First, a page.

Thrawn Rickle 46


Ethics vs. Morality
© 1993 Williscroft


Have you had something stolen from you lately? Do you know somebody who has? Do you believe the world is less safe than it used to be? Have you asked yourself why societal values seem to be changing for the worse? 

Pick up any newspaper; listen to any newscast. Visit a courtroom; watch C-Span. Even if you do not have a standard against which you can measure what you see and hear, you will be left with the impression that there is something fundamentally wrong with today’s society.

 

You are not alone. Across the civilized world, men and women publicly debate the underlying reasons for this dramatic turn of events. More often than any other, the issue of morality is raised, with the usual enjoinder being that western civilization has turned away from God and the precepts that underlie Judeo-Christian thought.

Occasionally, someone will point out that similar problems are developing in societies that do not subscribe to traditional Western religious philosophy. Depending on the speaker’s own perspective, the answer usually turns around “lack of Christian values” within these other societies (which begs the question), or sage observations on how in these societies – as in ours – morals are being ignored as these societies turn away from their religious roots.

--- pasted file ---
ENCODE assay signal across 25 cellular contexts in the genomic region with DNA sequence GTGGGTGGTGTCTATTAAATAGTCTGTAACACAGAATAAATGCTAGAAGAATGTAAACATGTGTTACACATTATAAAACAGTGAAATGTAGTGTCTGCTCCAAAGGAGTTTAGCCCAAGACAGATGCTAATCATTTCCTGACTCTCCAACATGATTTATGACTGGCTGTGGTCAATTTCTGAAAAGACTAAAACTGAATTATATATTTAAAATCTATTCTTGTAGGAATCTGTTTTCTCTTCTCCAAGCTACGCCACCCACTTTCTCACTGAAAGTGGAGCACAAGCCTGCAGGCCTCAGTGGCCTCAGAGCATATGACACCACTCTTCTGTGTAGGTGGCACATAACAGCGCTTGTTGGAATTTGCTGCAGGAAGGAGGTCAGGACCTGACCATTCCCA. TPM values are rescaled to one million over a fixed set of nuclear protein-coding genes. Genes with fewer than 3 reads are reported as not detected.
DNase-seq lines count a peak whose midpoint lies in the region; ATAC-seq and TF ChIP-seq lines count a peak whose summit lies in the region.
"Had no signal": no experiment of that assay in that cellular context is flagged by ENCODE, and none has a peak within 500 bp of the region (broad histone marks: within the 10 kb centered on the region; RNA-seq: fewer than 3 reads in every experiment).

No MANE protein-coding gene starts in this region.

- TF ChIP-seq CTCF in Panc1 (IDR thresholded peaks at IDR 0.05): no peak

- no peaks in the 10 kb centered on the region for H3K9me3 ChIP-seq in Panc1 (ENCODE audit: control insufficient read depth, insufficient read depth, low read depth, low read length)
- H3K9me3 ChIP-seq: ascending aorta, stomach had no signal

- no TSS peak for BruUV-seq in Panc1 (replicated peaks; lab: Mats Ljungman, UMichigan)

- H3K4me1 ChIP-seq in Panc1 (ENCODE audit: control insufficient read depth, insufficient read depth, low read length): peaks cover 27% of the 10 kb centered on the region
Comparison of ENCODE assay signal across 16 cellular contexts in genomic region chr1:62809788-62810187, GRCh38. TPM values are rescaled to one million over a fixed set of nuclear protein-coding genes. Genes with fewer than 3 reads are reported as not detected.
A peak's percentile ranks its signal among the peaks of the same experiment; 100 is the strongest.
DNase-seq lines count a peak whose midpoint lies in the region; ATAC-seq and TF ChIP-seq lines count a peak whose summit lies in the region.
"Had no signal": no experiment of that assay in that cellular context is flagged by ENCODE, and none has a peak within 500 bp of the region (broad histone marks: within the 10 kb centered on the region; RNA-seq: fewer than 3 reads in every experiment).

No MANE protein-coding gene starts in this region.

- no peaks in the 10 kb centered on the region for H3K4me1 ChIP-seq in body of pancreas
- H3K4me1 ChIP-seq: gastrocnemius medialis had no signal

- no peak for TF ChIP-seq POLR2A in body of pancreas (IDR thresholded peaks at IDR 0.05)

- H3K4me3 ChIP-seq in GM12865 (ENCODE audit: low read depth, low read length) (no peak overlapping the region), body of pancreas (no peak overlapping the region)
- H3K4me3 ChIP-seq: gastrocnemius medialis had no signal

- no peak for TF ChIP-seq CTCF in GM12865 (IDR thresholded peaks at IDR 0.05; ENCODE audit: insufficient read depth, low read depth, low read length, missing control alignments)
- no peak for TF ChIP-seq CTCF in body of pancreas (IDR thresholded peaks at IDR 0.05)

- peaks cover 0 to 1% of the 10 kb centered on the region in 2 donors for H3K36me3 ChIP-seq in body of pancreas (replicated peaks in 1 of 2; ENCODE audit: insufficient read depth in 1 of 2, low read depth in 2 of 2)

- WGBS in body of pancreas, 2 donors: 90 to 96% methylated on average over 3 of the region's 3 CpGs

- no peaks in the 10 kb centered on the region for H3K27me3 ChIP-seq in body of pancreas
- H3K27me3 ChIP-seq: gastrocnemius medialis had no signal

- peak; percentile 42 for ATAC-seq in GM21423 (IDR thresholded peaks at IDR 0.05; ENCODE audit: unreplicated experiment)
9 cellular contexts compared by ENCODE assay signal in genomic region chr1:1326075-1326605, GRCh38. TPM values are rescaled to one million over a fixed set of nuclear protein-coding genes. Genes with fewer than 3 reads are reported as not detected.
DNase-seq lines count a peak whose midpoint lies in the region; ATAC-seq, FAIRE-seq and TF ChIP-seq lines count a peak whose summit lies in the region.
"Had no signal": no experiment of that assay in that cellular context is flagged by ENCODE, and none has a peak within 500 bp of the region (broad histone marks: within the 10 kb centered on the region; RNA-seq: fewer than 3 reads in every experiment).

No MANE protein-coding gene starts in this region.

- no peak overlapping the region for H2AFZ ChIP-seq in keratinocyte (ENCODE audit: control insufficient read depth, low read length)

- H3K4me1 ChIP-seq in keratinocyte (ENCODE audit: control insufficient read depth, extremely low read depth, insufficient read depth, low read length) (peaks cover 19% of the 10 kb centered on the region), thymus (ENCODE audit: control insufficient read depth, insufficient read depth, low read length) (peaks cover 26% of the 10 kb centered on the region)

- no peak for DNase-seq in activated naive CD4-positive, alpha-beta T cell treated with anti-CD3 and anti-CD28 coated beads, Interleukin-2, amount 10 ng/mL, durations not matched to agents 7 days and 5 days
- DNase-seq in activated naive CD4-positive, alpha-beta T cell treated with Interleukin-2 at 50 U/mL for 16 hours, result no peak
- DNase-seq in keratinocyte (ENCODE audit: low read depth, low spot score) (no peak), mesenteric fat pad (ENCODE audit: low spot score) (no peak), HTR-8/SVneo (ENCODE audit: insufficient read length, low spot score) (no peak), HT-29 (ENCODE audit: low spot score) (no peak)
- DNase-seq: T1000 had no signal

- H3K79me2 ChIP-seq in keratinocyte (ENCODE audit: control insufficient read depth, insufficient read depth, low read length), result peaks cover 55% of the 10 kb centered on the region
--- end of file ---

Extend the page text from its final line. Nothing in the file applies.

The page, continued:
Common to all these “insights” is the unchallenged assumption that religious principle underlies morality, and as a society turns from traditional religious roots, it loses touch with its moral roots as well.

 

Ironically, within our own society, those who reject traditional religious values (for whatever reason – scientific, philosophical, etc.) tend to embrace “esoteric” alternatives to fill the void and supply a moral tone or framework for their lives. Witness the resurgence of astrology, crystalology, pyramidology, and the many other pseudo-scientific world-views on one hand, and the interest in Buddhism, Zoroastrianism, Bahá’í, and other “foreign” religious philosophies on the other. Even within the framework of traditional Judeo-Christian thought, denominations have arisen that attempt to integrate morality and religious thought on some “higher” level.

 

This idea is pervasive: morality results from and is guided by religion. But is this really true? Back in 1947, Phillip Wylie wrote An Essay on Morals, a slender volume wherein he attempted to address this issue. More than anything else, this work is a discussion of Carl Jung’s concept of archetypal figures and the collective race memory that forms a significant part of Jung’s writings. After the first edition reached reviewers, Wylie found himself panned by critics. The common theme of their rebukes was that Wylie had not a clue about Jung’s perspective. Religious leaders were outraged, and the intellectual community followed the critics in their knowing put-down of Wylie. (In his inimitable way, Wylie had managed to step on everybody’s toes once more.)